FIRST YEAR SEMINAR COURSE OFFERING

Debating Globalization: Feeding a Hungry World

Professor: R. Datta

Term: Fall

Year: 2012

Course Code: FY-101-PS03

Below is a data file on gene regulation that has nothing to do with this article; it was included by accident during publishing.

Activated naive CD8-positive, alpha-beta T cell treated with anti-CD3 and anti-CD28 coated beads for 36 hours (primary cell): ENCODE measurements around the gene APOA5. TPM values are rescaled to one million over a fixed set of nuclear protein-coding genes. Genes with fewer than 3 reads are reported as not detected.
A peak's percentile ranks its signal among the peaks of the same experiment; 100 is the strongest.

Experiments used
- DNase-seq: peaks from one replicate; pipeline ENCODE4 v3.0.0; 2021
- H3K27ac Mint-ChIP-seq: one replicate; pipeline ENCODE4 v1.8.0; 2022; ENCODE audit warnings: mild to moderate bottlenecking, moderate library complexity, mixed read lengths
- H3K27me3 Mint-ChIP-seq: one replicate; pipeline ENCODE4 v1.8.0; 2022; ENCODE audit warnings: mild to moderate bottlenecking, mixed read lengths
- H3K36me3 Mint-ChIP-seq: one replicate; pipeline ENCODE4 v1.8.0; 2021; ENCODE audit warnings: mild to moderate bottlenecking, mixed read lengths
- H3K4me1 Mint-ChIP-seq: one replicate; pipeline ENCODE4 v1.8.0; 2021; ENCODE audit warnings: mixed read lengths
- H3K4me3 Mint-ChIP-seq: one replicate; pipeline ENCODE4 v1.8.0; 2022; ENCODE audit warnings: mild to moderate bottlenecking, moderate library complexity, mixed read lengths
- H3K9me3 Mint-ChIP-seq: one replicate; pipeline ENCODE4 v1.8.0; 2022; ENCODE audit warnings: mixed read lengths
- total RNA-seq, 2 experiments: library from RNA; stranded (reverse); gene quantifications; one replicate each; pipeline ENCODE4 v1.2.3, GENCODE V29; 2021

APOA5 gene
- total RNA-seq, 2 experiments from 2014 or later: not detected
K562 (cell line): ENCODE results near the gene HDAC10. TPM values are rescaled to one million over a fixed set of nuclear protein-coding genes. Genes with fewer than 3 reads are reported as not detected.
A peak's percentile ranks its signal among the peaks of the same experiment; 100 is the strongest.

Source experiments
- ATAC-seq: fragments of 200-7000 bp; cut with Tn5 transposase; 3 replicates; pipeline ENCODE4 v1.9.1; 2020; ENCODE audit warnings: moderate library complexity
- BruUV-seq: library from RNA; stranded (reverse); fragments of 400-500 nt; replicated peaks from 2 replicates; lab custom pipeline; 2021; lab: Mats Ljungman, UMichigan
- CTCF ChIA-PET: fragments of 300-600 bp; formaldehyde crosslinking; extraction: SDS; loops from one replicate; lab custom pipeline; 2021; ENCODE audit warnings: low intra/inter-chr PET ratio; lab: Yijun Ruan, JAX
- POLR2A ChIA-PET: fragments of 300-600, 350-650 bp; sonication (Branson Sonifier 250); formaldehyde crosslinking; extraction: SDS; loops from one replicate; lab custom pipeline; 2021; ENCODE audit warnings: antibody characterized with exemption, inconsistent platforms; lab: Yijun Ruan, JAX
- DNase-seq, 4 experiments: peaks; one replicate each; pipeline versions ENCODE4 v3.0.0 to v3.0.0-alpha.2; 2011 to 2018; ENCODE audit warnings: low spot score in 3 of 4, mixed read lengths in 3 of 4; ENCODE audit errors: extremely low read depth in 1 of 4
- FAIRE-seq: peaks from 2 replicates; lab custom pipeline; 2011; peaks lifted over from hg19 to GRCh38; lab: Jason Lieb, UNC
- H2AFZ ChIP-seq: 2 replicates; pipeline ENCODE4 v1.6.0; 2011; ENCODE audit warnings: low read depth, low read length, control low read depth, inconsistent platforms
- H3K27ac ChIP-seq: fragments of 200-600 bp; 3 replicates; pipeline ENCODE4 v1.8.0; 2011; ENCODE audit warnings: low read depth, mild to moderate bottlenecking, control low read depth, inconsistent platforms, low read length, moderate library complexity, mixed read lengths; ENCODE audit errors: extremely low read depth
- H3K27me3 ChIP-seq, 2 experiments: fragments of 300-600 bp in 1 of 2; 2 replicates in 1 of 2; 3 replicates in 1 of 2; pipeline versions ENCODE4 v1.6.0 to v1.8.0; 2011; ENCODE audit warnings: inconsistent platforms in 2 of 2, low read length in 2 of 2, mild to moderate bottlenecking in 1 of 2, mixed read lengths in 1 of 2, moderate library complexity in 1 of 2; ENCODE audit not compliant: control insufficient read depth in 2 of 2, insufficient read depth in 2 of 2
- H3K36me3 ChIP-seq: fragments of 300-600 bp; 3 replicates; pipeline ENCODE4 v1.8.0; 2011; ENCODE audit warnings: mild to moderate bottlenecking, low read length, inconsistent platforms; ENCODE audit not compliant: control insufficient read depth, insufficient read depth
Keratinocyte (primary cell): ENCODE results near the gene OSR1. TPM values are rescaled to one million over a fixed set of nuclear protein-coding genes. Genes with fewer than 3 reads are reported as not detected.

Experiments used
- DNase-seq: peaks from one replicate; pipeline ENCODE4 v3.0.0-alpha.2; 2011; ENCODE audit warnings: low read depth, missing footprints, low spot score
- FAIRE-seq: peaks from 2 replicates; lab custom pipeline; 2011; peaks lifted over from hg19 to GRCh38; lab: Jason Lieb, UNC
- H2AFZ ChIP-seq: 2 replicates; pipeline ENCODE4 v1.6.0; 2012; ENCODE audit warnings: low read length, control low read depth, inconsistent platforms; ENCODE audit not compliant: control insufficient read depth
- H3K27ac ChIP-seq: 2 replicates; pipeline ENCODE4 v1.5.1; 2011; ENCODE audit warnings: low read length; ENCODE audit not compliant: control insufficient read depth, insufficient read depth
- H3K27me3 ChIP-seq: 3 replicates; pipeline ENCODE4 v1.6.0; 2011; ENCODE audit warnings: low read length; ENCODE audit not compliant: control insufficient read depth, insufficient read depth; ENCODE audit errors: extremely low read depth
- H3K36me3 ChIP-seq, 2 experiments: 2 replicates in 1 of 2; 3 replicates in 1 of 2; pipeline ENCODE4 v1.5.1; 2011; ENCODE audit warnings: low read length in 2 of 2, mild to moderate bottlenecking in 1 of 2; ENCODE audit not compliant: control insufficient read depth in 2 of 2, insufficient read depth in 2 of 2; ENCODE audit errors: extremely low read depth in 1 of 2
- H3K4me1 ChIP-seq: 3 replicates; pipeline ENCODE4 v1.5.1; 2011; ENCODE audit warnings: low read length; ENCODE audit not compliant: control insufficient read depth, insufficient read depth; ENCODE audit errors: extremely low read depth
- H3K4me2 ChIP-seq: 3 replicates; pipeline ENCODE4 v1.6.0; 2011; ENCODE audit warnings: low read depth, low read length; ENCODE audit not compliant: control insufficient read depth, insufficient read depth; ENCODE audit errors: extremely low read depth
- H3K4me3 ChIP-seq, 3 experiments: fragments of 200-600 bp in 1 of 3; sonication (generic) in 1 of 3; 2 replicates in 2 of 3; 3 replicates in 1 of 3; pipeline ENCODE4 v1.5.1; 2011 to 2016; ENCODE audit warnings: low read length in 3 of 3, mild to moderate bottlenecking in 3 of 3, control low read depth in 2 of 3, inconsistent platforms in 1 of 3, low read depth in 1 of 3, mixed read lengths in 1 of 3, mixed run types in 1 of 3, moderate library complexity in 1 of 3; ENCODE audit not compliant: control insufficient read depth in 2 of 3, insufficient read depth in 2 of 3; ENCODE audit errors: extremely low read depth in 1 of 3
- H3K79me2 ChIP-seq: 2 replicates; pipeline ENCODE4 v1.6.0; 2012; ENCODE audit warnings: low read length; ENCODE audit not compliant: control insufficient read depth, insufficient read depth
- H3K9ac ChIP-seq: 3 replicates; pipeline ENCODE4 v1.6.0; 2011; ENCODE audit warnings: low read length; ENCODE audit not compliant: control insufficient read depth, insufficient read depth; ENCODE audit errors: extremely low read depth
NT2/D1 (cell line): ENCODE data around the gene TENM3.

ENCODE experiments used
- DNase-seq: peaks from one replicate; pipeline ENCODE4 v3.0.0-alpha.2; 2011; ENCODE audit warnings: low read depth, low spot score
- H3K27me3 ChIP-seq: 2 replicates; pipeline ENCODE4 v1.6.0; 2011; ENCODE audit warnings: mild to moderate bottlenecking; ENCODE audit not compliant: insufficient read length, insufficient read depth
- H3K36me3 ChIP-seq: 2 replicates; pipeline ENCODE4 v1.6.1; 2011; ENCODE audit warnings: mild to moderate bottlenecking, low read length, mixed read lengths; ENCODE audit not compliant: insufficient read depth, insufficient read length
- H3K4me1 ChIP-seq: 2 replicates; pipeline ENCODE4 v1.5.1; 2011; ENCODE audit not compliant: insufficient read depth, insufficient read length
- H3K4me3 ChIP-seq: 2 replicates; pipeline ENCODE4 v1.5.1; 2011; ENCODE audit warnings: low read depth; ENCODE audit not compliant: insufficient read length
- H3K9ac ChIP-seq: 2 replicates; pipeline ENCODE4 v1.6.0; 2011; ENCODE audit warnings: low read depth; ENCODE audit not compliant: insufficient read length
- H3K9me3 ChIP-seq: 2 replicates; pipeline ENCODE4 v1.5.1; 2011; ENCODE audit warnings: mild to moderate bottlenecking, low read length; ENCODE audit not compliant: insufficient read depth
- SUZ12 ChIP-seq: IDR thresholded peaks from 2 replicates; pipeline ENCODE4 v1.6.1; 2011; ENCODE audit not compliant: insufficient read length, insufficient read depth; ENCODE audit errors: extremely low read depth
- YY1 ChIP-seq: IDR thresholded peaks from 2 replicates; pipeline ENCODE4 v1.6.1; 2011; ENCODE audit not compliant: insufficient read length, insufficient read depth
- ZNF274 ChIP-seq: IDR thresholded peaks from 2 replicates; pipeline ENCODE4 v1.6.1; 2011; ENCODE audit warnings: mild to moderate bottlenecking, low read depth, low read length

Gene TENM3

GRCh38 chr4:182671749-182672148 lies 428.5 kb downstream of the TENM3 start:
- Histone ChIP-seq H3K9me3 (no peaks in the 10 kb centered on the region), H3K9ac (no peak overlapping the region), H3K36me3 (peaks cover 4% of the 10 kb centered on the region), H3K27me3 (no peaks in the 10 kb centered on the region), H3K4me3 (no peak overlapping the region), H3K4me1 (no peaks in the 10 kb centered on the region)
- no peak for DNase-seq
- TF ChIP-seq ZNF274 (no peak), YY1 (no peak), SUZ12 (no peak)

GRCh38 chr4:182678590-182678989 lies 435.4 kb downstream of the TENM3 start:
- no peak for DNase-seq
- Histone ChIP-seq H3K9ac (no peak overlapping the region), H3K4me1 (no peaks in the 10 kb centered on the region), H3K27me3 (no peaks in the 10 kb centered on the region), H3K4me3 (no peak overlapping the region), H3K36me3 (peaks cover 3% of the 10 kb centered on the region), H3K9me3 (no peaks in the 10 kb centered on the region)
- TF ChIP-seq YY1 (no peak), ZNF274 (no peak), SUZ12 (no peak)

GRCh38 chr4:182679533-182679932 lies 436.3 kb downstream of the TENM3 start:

Food is our fundamental right; it also provides a gateway to understanding the world. The world produces enough food for everyone, yet close to a billion people in the world are malnourished; about 15% of American households face food shortage. Why is this happening? Furthermore, in a changing world, often referred to as McDonaldization, people around the world are exposed to fast food chains. Is this having an impact on the traditional foods in different cultures? Students will debate such questions and also learn about famines, how people used innovative techniques to find food at times of political and economic crises, how climate change, and the politics and economics of food distribution affect food supply. Students in this course will have the opportunity to share the role of family and community bondages through festival and heritage foods, family recipes, nutritional benefits of certain traditional foods, spices, and herbs, and how we can maintain and enrich intercultural understanding through food. At the end of the semester, students will present a 'Heritage Hunger Banquet' to spread awareness about the importance of cultural, political, and economic aspects of hunger in a globalized world.